Seattle Times Pictures of 2014

For the last few years we've gone to the annual Seattle Times Pictures of the Year presentation at the downtown Seattle Public Library building. Each year the work of a couple staff photographers are highlighted, and they get to tell the story behind some of their favorite shots. This year's event was a couple nights ago, so of course we went.

The first year we attended the event, we ended up arriving early, and it was a good thing; we were among the first couple dozen people in, and got a good seat. Having seen how quickly the auditorium filled up, we arrived quite early last year, and were able to sit in the same area as the year before. This year, you had to reserve a spot, which we did early on. Ends up the tickets got all taken, as some people ended up on the waiting list. Even so, we still arrived early, and were glad we did; once again, we sat in the same area, only a few rows back.

Every year the Times gives away gifts, and this year they were photo holders shaped like huge clothespins. They were also giving away postcard-sized prints of a few different photos.

Photo holders

Photo holders

The program started with opening remarks from Marcellus Turner, the City Librarian. Soon after, it was turned over to the Times staff. Danny Gawlowski, Photo Editor at the paper, who gave a quick presentation on what happens to photos taken during a Seahawks game. From the card runner waving through the CenturyLink corridors to the various editors (photo, layout, social media, etc.), there are many people involved in getting the photos in the paper and online. Danny then presented a slide show with the 2014 Pictures of the Year. After that, he turned the program over to John Lok.

John Lok

John Lok has been at the Times since 2003, and is the lead photographer covering the Seahawks. He also covered the 2010 Winter Olympics, which he considers one of the highlights of his career. Another highlight, of course, was last year's Super Bowl.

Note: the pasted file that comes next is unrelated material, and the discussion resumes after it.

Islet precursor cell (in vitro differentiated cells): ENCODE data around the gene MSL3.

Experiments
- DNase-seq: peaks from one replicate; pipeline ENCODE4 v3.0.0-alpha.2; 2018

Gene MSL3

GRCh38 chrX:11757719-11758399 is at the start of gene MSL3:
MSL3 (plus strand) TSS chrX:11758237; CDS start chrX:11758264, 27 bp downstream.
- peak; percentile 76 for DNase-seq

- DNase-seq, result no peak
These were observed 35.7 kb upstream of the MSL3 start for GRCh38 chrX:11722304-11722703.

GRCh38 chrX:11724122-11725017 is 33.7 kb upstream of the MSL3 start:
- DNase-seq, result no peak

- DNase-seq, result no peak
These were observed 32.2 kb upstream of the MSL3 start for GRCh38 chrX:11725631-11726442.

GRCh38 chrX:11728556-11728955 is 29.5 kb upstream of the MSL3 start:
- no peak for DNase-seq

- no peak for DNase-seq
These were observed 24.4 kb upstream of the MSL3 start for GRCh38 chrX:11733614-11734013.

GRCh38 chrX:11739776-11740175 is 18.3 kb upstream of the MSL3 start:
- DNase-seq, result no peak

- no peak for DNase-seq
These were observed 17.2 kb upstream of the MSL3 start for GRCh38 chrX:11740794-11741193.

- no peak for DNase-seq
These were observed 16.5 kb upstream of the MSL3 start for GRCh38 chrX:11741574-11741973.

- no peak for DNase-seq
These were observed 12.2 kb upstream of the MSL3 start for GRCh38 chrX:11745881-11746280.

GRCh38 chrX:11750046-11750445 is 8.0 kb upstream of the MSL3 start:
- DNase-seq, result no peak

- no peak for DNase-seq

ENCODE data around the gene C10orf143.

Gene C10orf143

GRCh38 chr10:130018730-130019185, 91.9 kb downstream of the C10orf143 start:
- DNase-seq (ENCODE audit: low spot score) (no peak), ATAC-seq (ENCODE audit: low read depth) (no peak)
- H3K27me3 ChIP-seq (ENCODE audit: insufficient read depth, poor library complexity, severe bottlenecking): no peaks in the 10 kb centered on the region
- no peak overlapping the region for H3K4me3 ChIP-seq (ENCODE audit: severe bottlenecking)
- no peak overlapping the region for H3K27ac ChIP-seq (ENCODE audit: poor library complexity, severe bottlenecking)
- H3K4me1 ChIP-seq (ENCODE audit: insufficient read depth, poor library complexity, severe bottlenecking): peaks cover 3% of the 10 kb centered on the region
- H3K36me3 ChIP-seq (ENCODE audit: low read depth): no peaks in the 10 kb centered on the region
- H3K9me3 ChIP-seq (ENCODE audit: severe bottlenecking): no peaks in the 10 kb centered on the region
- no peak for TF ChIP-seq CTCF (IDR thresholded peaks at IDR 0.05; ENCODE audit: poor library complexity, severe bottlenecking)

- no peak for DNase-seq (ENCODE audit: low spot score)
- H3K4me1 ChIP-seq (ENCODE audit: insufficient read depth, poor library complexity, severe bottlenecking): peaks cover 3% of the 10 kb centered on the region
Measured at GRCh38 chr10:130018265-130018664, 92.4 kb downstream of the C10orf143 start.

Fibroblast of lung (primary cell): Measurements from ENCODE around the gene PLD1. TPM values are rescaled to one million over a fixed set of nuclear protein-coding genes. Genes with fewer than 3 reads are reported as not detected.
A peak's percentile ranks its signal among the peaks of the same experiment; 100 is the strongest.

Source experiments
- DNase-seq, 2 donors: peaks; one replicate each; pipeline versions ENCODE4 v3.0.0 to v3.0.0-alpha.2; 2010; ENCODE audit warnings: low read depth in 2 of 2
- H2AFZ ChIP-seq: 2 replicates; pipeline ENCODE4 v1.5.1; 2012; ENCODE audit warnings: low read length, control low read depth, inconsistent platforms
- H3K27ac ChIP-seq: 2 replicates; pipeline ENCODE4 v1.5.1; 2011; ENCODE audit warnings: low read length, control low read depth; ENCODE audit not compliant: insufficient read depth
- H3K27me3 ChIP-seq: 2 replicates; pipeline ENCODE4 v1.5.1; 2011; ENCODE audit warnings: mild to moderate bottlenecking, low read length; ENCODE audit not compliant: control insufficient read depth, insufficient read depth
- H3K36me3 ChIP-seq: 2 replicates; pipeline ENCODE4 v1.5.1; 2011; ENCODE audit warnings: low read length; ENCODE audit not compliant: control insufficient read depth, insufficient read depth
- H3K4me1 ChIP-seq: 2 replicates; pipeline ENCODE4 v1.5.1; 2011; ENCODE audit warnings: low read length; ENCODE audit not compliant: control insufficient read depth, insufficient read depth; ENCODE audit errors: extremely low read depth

Because the city's Seahawks fever is strong, it being little more than a week before their next Super Bowl appearance, John concentrated on his work with the team.

As one would expect, John spent time talking about covering the games, and spent a good amount of time describing his Super Bowl experience. Once the game was under way, it felt like a normal game to him, but when it was over, he fought to get onto the field and just went with the flow of the crowd, letting it dictate where he would end up next.

While shooting live sports is glamorous, John spent just as much time talking about his portrait work. He kept to the Seahawks theme and described several of his shoots, including the Hands of the Seahawks series and his Russell Wilson portraits, one where he “got to teach Russell Wilson how to throw a football" to prevent Wilson's left hand from casting a shadow from one of the strobes.

Mike Siegel

John turned the program over to Mike Siegel, who also works games with John (as well as Dean Rutz and Bettina Hansen). However, Mike concentrated on areas other than sports.

Since Mike covers Boeing, the first set of photos followed the building of the Boeing 787. They documented assembly, parts delivery, tests flights, presidential visits, and other memorable occasions.

Other beats Mike covers are crime, accidents, and natural disasters, and he had a series of photos representing each of those. He also went to Haiti to help document how the country is doing five years after being devastated by an earthquake.


John Lok, Mike Siegel, and  Danny Gawlowski

John Lok, Mike Siegel, and Danny Gawlowski

After the presentations, the floor was opened to questions from the audience. Having gone several years, you do hear similar questions (over half the questions were about equipment), but the most interesting one this year was about the “shot that got away". John described how he was covering a women's speed skating event at the 2010 Olympics, and for some reason he wasn't looking at the right place when the winner had the flag wrapped around her shoulders and started skating around. His editor asked about that particular shot because he saw the moment on TV, but John had to admit he didn't have it; “That's never happened since."

At the end, large, framed prints signed by John and Mike were given away in a drawing. Melody and I were trying to figure out how we would get such an item home on the bus, but since we didn't win, we could postpone that decision for another year.

Signed prints given away in a drawing.

Signed prints given away in a drawing.